Frequency response graph can be very misleading to say the least
Jul 28, 2011 at 5:51 PM Post #16 of 38

nick_charles

Headphoneus Supremus
Joined
Feb 26, 2008
Posts
3,180
Likes
334


Quote:
You guys are awsome! I'm learning so much.
 
The waterfalls seem to show a lot of bass decay in Sony and near 4 kHz decay in Koss and that seems to correlate to the strong bass in Sony and near 4 kHz peak in Koss that I could hear/measure.
 
But would decay would be audible when using constant signal from frequency generator?
 
Is decay inherently bad in transducers?
 
Thanks!



Ideally the decay should accurately mimic the decay in the original source neither extending it nor truncating it. Think about an unamplified double bass playing a single note , only the first few cycles will be close to maximum amplitude then the peaks will get smaller and smaller until eventually the string stops oscillating.  if you are still hearing the tone 5 seconds after the string has come to rest something is wrong similarly if the transducer stops vibrating while the note (source) is still ringing strongly you have an excessively overdamped transducer
 
http://www.ht-audio.com/pages/SpeakerBasics.html
 
 
 
Jul 28, 2011 at 6:08 PM Post #18 of 38

maverickronin

Headphoneus Supremus
Joined
Apr 5, 2010
Posts
7,390
Likes
420
Quote:
I wonder if the Japanese used a head with mics inside silicon ear canals like Tyll did at Headroom (and still does at Innerfidelity)


I'm pretty sure he doesn't.  I've read someone else saying he uses a generic acoustic coupler.  His FR graphs look a little off compared to Tyll's at both Headroom and Innerfidelity.
 
I don't think that the waterfall plot should be effected too much, but I'm not an expert at this...
 
Jul 28, 2011 at 7:10 PM Post #21 of 38

maverickronin

Headphoneus Supremus
Joined
Apr 5, 2010
Posts
7,390
Likes
420
I see something like that on the distortion chart.
 
Never heard the V6 myself though I love my KSC75.
 
Jul 28, 2011 at 7:33 PM Post #22 of 38

jack black

New Head-Fier
Joined
Jul 26, 2011
Posts
30
Likes
11


Quote:
Ideally the decay should accurately mimic the decay in the original source neither extending it nor truncating it. Think about an unamplified double bass playing a single note , only the first few cycles will be close to maximum amplitude then the peaks will get smaller and smaller until eventually the string stops oscillating.  if you are still hearing the tone 5 seconds after the string has come to rest something is wrong similarly if the transducer stops vibrating while the note (source) is still ringing strongly you have an excessively overdamped transducer
 
http://www.ht-audio.com/pages/SpeakerBasics.html
 
 




I don't know about that. The transducer should mimic what mike is hearing. if the note is still ringing, the mike will keep sending the signal to the transducer. It's not like we are plucking the transducer itself.
 
Jul 28, 2011 at 7:43 PM Post #23 of 38

jack black

New Head-Fier
Joined
Jul 26, 2011
Posts
30
Likes
11
OK, I found a decent description of decay here: http://www.ecoustics.com/electronics/products/articles/131062.html
 
Looks like it's bad in midrange (coloration) and boosts bass in low range. Please feel free to correct me if I misunderstood.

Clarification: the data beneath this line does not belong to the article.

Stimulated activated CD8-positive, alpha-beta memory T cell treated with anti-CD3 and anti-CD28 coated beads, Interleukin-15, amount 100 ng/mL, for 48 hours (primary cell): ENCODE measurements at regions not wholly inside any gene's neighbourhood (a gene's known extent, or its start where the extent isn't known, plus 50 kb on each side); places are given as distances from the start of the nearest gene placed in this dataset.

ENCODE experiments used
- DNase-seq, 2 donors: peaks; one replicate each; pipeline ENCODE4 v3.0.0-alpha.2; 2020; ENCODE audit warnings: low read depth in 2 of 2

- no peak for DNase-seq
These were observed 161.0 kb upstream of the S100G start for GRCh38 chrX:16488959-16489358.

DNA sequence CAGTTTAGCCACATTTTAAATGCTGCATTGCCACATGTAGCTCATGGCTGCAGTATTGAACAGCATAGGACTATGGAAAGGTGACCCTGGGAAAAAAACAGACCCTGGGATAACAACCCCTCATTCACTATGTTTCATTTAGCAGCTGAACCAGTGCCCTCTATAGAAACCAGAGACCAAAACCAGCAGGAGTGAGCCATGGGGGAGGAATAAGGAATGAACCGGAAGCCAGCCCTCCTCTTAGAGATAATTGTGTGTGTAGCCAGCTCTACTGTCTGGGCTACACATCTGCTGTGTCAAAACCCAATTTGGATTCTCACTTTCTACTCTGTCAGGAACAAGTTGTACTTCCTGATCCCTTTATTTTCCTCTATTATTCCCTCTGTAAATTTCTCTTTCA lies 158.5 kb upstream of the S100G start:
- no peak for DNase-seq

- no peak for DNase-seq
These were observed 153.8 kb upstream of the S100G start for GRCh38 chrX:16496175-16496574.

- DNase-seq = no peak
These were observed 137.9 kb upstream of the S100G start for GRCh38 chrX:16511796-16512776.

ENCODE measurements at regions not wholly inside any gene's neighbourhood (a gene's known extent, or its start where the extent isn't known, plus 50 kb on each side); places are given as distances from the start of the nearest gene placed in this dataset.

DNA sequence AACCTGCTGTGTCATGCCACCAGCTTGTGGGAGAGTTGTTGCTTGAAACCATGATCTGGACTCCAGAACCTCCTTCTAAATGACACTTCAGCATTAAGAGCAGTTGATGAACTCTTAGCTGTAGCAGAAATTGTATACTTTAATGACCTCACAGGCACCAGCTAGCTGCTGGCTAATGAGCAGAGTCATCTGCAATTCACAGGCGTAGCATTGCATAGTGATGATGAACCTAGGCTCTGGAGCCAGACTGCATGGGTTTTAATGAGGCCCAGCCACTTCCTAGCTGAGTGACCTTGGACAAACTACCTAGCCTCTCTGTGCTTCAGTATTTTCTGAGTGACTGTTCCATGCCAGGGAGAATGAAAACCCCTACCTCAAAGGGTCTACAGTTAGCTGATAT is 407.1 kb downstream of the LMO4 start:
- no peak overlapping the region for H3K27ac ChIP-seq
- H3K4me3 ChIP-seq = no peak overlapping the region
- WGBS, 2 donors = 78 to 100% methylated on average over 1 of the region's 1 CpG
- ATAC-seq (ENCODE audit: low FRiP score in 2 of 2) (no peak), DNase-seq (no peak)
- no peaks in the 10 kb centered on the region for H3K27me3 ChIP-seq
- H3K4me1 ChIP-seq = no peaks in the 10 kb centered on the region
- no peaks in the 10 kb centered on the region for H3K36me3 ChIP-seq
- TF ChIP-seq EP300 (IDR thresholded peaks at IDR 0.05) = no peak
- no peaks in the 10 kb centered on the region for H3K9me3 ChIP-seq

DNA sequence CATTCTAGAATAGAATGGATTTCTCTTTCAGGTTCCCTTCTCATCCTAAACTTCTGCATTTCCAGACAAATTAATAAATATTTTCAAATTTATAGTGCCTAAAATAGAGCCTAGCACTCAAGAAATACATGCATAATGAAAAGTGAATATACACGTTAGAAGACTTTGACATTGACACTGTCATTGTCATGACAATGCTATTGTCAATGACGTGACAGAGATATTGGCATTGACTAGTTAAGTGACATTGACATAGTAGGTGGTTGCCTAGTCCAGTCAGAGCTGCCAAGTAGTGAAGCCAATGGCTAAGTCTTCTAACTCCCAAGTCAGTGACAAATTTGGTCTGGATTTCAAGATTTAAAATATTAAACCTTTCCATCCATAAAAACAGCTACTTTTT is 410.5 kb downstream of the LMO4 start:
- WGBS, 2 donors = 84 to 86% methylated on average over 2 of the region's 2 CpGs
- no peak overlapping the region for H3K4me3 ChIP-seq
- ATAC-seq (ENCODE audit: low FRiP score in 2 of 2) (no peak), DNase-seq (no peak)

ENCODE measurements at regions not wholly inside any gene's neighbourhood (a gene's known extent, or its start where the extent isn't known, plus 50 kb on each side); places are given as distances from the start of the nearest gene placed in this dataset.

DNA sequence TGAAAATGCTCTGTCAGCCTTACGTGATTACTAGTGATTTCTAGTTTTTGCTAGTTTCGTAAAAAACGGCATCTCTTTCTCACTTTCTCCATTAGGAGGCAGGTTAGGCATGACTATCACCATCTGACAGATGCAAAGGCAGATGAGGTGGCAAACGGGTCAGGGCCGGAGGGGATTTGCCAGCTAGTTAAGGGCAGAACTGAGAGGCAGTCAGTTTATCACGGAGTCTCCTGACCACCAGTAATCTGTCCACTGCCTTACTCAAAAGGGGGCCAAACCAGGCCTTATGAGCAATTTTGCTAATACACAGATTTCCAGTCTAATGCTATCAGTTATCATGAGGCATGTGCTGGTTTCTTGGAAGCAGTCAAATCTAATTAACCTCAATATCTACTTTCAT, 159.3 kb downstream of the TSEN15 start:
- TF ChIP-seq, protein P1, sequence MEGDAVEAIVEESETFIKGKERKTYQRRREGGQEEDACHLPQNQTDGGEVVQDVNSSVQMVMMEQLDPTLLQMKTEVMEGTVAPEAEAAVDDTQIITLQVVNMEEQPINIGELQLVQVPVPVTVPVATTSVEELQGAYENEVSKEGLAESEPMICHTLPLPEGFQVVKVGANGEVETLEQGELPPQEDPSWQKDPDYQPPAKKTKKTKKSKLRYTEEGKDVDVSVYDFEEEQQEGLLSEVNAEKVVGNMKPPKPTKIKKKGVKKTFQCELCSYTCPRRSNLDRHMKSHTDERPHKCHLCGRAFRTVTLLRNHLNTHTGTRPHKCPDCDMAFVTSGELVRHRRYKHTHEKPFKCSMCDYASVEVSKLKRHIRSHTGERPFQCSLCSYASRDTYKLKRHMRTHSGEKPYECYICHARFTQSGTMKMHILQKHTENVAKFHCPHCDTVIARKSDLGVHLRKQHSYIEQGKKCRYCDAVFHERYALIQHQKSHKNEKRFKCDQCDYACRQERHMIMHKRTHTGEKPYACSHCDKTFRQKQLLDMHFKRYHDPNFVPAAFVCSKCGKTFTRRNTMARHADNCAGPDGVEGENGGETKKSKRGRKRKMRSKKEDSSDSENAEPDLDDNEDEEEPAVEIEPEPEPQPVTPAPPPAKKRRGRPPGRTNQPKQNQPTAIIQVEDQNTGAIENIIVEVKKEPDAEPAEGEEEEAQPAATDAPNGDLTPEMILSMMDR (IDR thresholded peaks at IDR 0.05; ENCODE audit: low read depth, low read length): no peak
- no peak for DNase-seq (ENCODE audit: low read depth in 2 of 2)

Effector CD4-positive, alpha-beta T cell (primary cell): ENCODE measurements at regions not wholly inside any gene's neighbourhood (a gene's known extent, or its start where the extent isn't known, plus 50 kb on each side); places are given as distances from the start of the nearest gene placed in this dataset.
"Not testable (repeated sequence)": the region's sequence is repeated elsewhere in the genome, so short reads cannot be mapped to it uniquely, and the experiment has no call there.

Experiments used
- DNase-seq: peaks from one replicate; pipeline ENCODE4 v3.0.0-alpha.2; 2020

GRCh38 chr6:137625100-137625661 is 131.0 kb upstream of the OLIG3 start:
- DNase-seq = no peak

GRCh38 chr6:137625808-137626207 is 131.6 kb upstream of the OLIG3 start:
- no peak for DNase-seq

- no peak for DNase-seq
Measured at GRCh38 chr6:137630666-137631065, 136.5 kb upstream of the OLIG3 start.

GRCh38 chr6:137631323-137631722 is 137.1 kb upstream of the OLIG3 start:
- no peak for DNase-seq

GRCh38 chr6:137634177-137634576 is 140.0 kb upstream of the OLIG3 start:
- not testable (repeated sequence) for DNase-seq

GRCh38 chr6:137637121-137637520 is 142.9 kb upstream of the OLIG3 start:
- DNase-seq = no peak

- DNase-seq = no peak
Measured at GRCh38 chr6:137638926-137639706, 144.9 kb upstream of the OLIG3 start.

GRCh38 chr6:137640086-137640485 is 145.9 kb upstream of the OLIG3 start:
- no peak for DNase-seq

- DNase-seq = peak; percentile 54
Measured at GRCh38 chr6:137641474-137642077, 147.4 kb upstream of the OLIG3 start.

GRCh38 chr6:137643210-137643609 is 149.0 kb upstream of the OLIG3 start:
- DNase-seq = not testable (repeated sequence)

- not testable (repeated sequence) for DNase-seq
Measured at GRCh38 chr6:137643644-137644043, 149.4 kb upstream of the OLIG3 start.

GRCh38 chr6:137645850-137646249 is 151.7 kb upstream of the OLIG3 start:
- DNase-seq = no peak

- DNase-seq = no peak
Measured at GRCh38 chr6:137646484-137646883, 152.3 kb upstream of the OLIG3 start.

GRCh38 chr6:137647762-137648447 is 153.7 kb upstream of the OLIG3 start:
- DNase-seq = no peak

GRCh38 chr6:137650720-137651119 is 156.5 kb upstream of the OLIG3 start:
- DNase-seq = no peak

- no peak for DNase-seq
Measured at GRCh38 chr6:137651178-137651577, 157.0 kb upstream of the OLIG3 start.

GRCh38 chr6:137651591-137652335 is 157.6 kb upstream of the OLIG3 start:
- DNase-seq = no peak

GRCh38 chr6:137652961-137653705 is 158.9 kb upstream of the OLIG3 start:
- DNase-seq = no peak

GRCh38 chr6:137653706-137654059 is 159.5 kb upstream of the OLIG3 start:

Jul 28, 2011 at 8:22 PM Post #24 of 38

Jack C

Previously known as Jack-Micca
Member of the Trade: TekFX
Joined
May 20, 2010
Posts
573
Likes
60
For accuracy, the reproduction system should have as much decay as possible. That is, once the signal is removed, the cone should stop moving as soon as possible.
 
If there was any prolonged decay in the original source, it should have already been captured in the recording.
 
The best example would be recording music in a hall, where the extended reverb is a form of prolonged signal decay. This would be captured by the recording microphone, and the speaker that is playing it back should not add any further decay.
 
Jack
 
Jul 28, 2011 at 10:11 PM Post #25 of 38

khaos974

Headphoneus Supremus
Joined
Mar 19, 2008
Posts
2,085
Likes
117
You may simply be hearing a different frequency attenuation due to the difference of impedance between the 2 headphones.

The impedance vs frequency curve of those 2 headphones have different peaks, and both are fairly low impedance, so unless you are using an amp with a very low impedance output, you are bound to hear the impact and end up with a frequency curve different from what was measured on Headroom.
 
Jul 29, 2011 at 3:55 AM Post #27 of 38

Shike

Headphoneus Supremus
Joined
Feb 1, 2005
Posts
1,888
Likes
71
What are you plugging the headphones into?  If it has high output impedance the FR of the headphones will be different based on that (khaos said this, it's worth repeating).
 
Jul 29, 2011 at 10:57 AM Post #30 of 38

jack black

New Head-Fier
Joined
Jul 26, 2011
Posts
30
Likes
11
I used both laptop soundcard (that sounds decent to my ear) and my old, but mid-range 5.1 receiver set to Stereo without any DSP. Don't know about the actual impedance values in the amps.
 
I'm now convinced that the sound decay is the issue, as the Japanese graphs show a huge difference between these two phones.
 
In the meantime, I did some more searches that discovered this old thread on this very forum with similar critique of FR graphs: http://www.head-fi.org/forum/thread/463529/frequency-response-graphs-are-a-curious-thing
 
Well, it's a learning process for me and thanks for educating me.
 

Users who are viewing this thread

Top